Russell is the seat of justice of the county, and has been since 1874. The town is located on the east half of Section 27, Township 13, south of Range 14, west of the Sixth Principal Meridian. The town was founded by the Northwestern Colony Association, whose headquarters were, formerly, at Ripon, Wis. The Association consisted chiefly, if not entirely, of Wisconsin people, and hence, it has been frequently designated the Wisconsin Colony. This colony arrived at what is now Russell, but what at that time was known as Fossil Station, on the 19th day of April 1871. The business of the Colony or Association, was conducted by a board consisting of five trustees, of which B. Pratt was chairman and also president of the Association.

Before locating the town site of Russell, the trustees went about five miles east to look up a location, their object being to establish themselves as near the geographical center of the county as possible, having in view the future location of the county-seat.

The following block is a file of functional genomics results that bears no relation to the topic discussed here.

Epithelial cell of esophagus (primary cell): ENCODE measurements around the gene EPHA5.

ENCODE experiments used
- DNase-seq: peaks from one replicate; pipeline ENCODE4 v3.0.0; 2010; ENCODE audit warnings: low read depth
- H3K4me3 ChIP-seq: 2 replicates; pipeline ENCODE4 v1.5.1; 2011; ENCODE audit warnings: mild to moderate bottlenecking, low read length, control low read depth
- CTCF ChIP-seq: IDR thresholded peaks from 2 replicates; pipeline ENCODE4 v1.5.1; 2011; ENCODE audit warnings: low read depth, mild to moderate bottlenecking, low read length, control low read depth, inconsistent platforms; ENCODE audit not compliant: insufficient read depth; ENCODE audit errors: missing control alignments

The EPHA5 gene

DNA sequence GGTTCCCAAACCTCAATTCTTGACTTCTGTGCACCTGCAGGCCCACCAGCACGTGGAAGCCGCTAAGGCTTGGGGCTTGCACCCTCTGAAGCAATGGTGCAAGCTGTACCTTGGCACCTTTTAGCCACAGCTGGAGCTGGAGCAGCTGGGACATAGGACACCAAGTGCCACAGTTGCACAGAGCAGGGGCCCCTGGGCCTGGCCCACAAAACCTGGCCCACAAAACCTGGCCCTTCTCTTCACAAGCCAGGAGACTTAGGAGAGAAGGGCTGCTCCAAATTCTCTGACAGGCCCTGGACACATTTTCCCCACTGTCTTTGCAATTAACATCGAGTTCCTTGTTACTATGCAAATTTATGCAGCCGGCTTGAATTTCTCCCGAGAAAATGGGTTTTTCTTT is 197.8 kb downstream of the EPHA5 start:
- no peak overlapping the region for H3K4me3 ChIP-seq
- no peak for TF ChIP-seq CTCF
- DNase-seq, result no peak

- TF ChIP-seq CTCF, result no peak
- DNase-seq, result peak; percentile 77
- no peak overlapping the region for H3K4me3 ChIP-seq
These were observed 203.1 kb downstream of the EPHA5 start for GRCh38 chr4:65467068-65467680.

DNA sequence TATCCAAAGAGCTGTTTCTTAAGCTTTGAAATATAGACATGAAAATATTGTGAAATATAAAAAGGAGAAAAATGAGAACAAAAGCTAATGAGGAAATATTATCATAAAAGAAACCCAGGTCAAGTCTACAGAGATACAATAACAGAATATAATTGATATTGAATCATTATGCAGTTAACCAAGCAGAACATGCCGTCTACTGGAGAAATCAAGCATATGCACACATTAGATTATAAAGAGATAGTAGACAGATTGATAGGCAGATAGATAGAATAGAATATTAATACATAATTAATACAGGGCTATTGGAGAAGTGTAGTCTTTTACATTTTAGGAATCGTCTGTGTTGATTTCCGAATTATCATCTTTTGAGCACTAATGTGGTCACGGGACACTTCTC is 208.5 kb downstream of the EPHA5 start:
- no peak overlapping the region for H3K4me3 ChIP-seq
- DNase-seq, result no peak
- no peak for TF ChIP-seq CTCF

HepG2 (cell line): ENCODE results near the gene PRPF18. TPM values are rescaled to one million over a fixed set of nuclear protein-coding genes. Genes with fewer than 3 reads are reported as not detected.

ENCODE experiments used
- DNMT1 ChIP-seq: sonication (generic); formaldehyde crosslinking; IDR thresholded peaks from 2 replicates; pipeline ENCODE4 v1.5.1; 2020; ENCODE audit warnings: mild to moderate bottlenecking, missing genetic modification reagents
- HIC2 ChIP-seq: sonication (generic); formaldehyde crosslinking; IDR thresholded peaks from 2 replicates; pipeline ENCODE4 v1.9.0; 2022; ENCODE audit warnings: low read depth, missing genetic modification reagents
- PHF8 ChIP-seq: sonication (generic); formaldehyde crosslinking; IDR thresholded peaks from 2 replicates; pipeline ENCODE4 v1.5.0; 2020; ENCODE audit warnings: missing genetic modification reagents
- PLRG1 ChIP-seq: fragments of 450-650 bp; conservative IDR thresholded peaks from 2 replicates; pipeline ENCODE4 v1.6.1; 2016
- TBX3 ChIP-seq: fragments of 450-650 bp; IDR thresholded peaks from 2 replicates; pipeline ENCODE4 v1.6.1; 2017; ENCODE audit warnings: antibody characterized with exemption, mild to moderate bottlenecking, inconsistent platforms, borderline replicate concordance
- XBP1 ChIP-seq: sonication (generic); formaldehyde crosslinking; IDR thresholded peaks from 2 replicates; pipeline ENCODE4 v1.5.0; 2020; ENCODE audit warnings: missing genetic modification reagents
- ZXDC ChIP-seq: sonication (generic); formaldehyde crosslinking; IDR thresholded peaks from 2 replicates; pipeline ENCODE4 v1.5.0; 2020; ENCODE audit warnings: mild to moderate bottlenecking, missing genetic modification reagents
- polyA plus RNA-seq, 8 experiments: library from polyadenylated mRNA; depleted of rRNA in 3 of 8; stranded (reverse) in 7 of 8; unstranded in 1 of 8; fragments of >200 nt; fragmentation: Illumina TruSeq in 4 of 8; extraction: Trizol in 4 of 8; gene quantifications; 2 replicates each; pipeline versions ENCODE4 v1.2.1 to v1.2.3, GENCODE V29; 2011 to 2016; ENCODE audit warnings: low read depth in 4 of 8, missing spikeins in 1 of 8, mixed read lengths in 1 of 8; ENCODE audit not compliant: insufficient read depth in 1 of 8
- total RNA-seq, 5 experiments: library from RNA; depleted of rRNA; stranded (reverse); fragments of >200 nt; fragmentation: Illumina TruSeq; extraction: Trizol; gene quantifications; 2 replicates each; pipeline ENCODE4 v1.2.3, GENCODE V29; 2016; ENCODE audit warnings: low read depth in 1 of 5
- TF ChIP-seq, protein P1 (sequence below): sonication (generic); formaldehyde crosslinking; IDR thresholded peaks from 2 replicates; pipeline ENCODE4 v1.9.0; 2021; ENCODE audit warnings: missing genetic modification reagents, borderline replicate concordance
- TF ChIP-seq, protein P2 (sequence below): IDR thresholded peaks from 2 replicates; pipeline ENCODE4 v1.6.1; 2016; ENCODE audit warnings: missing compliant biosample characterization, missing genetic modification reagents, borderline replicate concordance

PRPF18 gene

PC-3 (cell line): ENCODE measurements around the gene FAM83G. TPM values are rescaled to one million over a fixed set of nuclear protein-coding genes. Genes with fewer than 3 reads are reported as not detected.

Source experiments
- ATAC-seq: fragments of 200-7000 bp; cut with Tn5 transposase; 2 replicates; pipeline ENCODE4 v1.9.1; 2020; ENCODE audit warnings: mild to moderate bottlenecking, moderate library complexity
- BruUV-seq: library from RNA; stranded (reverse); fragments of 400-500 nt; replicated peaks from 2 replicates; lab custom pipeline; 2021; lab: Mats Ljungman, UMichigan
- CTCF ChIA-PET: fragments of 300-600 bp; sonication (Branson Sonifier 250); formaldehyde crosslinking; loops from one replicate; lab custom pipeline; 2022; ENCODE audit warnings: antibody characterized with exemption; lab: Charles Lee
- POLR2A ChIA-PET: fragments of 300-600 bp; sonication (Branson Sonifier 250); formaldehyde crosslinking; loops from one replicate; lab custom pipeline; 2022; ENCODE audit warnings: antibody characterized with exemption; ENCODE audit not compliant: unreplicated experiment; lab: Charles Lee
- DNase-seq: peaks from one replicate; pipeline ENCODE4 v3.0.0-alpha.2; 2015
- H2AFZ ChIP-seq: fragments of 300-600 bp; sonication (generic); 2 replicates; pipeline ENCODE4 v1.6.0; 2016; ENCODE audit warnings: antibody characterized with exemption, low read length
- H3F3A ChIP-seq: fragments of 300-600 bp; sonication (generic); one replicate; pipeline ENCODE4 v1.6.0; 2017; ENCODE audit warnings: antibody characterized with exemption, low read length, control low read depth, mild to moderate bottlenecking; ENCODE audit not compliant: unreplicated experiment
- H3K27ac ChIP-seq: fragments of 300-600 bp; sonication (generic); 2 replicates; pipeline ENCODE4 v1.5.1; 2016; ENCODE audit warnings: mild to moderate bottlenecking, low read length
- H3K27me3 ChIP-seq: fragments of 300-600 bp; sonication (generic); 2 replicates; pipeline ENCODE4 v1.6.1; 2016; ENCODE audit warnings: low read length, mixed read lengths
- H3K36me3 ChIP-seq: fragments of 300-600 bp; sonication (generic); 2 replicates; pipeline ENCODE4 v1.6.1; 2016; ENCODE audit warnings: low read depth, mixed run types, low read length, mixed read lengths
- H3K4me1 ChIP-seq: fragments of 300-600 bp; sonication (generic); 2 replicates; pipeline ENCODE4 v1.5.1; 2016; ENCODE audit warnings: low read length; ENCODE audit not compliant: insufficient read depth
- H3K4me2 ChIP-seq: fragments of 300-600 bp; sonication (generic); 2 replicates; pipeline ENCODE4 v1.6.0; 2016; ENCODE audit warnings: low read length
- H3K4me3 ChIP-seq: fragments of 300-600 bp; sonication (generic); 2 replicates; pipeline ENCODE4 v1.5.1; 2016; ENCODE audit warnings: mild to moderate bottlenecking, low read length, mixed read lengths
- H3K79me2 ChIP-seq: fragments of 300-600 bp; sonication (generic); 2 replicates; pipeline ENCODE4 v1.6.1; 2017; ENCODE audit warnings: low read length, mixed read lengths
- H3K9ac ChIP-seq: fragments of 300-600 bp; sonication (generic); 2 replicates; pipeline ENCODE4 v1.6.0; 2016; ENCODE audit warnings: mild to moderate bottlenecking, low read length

After some time had been spent in useless attempts to discover water by digging and boring, they returned to the colony and reported, and it was then decided to locate at Fossil Station. Among the powers given to the trustees by their articles of association was that of purchasing, holding and receiving by gift, real property, the same to be conveyed as directed by the colony. Under these conferred powers, the trustees received as a gift from the Kansas Pacific Railroad Company, the northeast quarter of Section 27, Township 13, south of Range 14, west of the Sixth Principal Meridian.